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February 7, 2002 The scholar on stage and at home: Sandra Weber



Sandra Weber

Sandra Weber in her academic robe

Photo by Caroline Bureau

by James Martin

On the first day of February, Sandra Weber disrobed for a small yet appreciative audience.

The performance was a work-in-progress titled “Robe to Robe: Dressing the Academic Body,” an engaging monologue which mixed theory and autobiography.

Dr. Weber is Professor of Education at Concordia, a fellow of the Simone de Beauvoir Institute, and a staunch believer that “narrative — including autobiography — and photography and art are forms of inquiry undervalued by some scholars. Through metaphor and imagery, narratives pose multi-layered theoretical statements that are not only elegant, but often are directly applicable to practice.”

Weber has been conducting narrative research, much of it autobiographical, for over 20 years. The interest dates back to her studies at the University of Alberta, where visiting scholars (including Paulo Freire, Michael Apple, Eliot Eisner, and Maxine Greene) inspired Weber to explore the possibilities of “literary and arts-based methods of inquiries.”

“They exposed me to a lot of the ongoing debates about how to theorize the relationship between the social and the personal,” she recalls, “a relationship which I have come to view as dialectic and ever-changing.

“I am fascinated by the impossible challenges we face in trying to include the social and the personal, the global and the local in our scholarly methods and deliberations. My interest in autobiographical performance is part of a larger commitment to refining methods of inquiry and modes of representation for the social sciences that draw on well-developed approaches and genres more commonly used in the humanities and the arts.

“A skillfully crafted narrative contains numerous points of connection with the reader or audience that can evoke shared elements of contextualized human experience, and provoke multiple interpretations that lead to reflections or ways of re-thinking the everyday.”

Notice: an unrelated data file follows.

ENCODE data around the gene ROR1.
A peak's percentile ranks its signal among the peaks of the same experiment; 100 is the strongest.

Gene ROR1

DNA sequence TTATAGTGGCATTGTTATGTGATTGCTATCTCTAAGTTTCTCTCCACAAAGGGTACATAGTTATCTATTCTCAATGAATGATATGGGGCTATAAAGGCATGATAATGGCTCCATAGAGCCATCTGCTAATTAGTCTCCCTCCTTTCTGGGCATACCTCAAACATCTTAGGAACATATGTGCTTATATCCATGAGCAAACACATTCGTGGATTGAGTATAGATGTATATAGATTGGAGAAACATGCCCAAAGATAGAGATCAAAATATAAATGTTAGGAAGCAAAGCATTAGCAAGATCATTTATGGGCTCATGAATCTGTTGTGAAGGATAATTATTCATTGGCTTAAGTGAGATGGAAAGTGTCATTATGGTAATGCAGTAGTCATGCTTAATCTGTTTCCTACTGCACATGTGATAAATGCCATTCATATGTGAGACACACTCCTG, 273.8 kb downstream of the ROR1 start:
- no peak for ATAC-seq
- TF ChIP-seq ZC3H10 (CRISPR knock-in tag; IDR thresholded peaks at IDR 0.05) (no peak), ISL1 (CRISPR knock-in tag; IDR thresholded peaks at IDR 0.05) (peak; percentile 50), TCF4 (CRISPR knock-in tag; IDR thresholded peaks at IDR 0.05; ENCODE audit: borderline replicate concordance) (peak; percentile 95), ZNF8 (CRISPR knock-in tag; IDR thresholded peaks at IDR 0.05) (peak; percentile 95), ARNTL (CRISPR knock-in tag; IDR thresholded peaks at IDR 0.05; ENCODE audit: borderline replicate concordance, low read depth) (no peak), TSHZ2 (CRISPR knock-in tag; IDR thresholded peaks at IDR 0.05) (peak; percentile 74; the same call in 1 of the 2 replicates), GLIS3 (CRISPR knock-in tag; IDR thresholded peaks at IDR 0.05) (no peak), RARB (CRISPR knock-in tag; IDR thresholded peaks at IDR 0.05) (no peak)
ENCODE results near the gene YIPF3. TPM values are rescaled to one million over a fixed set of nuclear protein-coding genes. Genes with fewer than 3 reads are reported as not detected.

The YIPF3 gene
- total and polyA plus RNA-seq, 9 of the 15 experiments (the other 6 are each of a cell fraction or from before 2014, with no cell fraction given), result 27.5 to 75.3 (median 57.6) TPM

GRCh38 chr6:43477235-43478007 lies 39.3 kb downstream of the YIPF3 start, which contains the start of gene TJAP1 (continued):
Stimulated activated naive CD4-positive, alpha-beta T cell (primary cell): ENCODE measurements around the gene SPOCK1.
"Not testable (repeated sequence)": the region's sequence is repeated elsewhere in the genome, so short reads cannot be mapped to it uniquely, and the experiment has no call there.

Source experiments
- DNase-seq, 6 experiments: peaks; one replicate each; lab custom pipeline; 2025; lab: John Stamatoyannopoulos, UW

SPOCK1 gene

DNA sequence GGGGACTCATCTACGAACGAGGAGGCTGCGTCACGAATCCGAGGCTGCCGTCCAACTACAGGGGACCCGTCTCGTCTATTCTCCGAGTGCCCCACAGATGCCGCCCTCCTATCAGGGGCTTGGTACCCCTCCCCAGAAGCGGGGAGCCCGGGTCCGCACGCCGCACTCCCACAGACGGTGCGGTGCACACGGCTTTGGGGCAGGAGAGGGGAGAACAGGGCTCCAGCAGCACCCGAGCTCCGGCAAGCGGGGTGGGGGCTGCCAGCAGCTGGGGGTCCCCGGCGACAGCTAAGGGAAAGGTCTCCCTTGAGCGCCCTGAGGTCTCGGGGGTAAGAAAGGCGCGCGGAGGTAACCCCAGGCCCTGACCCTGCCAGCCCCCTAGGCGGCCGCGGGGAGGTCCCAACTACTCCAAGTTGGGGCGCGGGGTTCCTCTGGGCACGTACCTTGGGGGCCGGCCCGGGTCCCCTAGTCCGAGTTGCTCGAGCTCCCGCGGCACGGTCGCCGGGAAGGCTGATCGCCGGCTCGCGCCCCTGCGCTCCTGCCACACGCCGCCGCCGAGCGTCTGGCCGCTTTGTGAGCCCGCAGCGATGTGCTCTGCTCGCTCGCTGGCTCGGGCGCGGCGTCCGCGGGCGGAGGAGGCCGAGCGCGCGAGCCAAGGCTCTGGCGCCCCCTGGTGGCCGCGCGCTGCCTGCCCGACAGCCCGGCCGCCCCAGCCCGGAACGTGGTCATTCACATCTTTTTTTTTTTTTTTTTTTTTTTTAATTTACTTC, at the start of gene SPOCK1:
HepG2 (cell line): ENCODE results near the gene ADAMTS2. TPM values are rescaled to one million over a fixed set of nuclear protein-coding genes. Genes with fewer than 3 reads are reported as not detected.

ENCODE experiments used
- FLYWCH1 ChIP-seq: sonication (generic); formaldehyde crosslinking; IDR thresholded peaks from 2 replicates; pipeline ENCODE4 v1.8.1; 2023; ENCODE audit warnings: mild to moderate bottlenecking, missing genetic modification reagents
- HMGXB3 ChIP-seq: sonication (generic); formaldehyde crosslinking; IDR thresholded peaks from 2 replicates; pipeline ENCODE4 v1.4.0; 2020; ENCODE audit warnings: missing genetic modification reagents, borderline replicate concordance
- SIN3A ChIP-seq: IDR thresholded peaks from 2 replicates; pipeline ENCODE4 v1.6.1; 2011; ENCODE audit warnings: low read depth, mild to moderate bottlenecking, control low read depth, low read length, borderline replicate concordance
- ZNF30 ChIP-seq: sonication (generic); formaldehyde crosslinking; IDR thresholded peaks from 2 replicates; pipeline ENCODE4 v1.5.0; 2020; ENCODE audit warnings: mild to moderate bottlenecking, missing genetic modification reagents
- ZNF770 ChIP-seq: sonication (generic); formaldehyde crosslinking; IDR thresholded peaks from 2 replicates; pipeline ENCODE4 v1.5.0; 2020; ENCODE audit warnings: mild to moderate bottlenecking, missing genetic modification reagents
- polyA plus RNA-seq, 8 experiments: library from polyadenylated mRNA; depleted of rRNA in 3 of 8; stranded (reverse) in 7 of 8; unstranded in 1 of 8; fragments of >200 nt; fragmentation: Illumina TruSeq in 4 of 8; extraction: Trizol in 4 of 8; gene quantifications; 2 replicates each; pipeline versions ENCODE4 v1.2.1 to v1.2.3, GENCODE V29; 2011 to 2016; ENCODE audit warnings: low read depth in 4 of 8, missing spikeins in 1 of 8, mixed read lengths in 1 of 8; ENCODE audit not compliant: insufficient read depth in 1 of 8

All of which goes to explain why Weber found herself wearing her PhD gown (University of Alberta, circa 1985) in front of curious strangers.

“This is my academic robe,” she began by way of introduction. “It usually hangs somewhere in the back of a closet — dusty, seldom used, and out of sight.”

Weber ruminated upon this most formal of body coverings. She speculated on viable options for undergarments, concluding that, despite the heat of stage lights, “robed nudity is not an option.” Having taught at three universities, Weber drew upon years of eavesdropping to conjure a humourous peanut gallery of whispered convocation commentary:

“Sandals and green toenail polish — that’s no way for a professor to dress for convocation!”

“What a lovely gown his university has! I wish my degree was from there.”

“Sequins before noon. Whatever is that girl thinking?”

Pseudo-cattiness gave way to musings on the role of the robe. Is it a democratic uniform? An end run around carnal distractions from deep thought? A relic of bygone elitism? Symbolic protection, lest the ivory tower become sullied by the grime of the world?

“Whatever their function,” she said, “or whatever meaning we wish to attribute to them, academic robes are costly to dry clean, cumbersome to carry, and not nearly as silky and comfy as the robe I choose so readily to wear at home —”

And that’s when she disrobed, revealing. . . a colourful, comfortable bathrobe.

“This is the sort of scholarly uniform I wear as I hunch over my computer keyboard for hours on end, writing an article or a report, or preparing a course syllabus.”

In the blink of an eye (a somewhat extended blink, actually, as Weber’s double-knotted academic robe caused unexpected delay), Weber deftly segued into the domesticity of pedagogy. She spoke of how her bathrobe “gradually and imperceptibly becomes a ritual wrestling robe, as I struggle with ideas and my own inability to find the right words,” of the intimate act of grading student papers in her own home, of her reluctant acceptance of the “maternal curve to my pedagogic stance.”

And then, with the declaration that it was time “to clothe this embodied mind, this mindful body,” Weber removed her bathrobe to reveal a simple black dress: “It’s time to go outside.”

“Robe to Robe” is part of “Mindful Bodies, Embodied Minds,” an ongoing project in which Weber and frequent collaborator Claudia Mitchell examine the significance of clothes and the body to professional identity and teaching. (Mitchell and Weber are also co-editors of the forthcoming Not Just Any Dress: Explorations of Dress, Identity, and the Body Across the Life-Span.)

Those who missed the “dress” rehearsal can catch “Robe to Robe” this May at the Canadian Association for Studies on Women in Education conference in Toronto.